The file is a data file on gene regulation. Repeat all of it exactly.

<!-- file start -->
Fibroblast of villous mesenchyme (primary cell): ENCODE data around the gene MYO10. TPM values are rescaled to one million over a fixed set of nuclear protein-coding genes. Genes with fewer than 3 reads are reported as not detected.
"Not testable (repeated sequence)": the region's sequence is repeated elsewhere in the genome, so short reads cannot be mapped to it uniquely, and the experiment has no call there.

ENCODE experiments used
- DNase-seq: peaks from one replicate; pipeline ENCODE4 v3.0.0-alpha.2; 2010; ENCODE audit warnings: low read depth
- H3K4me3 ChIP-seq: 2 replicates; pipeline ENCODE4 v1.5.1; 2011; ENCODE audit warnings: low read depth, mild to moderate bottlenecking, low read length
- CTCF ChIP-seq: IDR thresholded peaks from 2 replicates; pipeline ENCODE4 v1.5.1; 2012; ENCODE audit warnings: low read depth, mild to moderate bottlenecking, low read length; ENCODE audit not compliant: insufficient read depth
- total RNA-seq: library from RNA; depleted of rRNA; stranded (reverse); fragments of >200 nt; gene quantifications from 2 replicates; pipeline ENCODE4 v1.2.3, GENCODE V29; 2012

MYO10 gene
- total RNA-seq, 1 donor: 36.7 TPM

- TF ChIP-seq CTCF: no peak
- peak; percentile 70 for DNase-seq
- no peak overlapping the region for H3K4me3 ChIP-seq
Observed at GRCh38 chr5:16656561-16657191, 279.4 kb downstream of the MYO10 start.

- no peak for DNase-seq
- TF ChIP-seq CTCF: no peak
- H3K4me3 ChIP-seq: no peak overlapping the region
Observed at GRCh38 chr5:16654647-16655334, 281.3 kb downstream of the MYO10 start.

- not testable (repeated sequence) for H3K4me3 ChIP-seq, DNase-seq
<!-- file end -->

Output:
Fibroblast of villous mesenchyme (primary cell): ENCODE data around the gene MYO10. TPM values are rescaled to one million over a fixed set of nuclear protein-coding genes. Genes with fewer than 3 reads are reported as not detected.
"Not testable (repeated sequence)": the region's sequence is repeated elsewhere in the genome, so short reads cannot be mapped to it uniquely, and the experiment has no call there.

ENCODE experiments used
- DNase-seq: peaks from one replicate; pipeline ENCODE4 v3.0.0-alpha.2; 2010; ENCODE audit warnings: low read depth
- H3K4me3 ChIP-seq: 2 replicates; pipeline ENCODE4 v1.5.1; 2011; ENCODE audit warnings: low read depth, mild to moderate bottlenecking, low read length
- CTCF ChIP-seq: IDR thresholded peaks from 2 replicates; pipeline ENCODE4 v1.5.1; 2012; ENCODE audit warnings: low read depth, mild to moderate bottlenecking, low read length; ENCODE audit not compliant: insufficient read depth
- total RNA-seq: library from RNA; depleted of rRNA; stranded (reverse); fragments of >200 nt; gene quantifications from 2 replicates; pipeline ENCODE4 v1.2.3, GENCODE V29; 2012

MYO10 gene
- total RNA-seq, 1 donor: 36.7 TPM

- TF ChIP-seq CTCF: no peak
- peak; percentile 70 for DNase-seq
- no peak overlapping the region for H3K4me3 ChIP-seq
Observed at GRCh38 chr5:16656561-16657191, 279.4 kb downstream of the MYO10 start.

- no peak for DNase-seq
- TF ChIP-seq CTCF: no peak
- H3K4me3 ChIP-seq: no peak overlapping the region
Observed at GRCh38 chr5:16654647-16655334, 281.3 kb downstream of the MYO10 start.

- not testable (repeated sequence) for H3K4me3 ChIP-seq, DNase-seq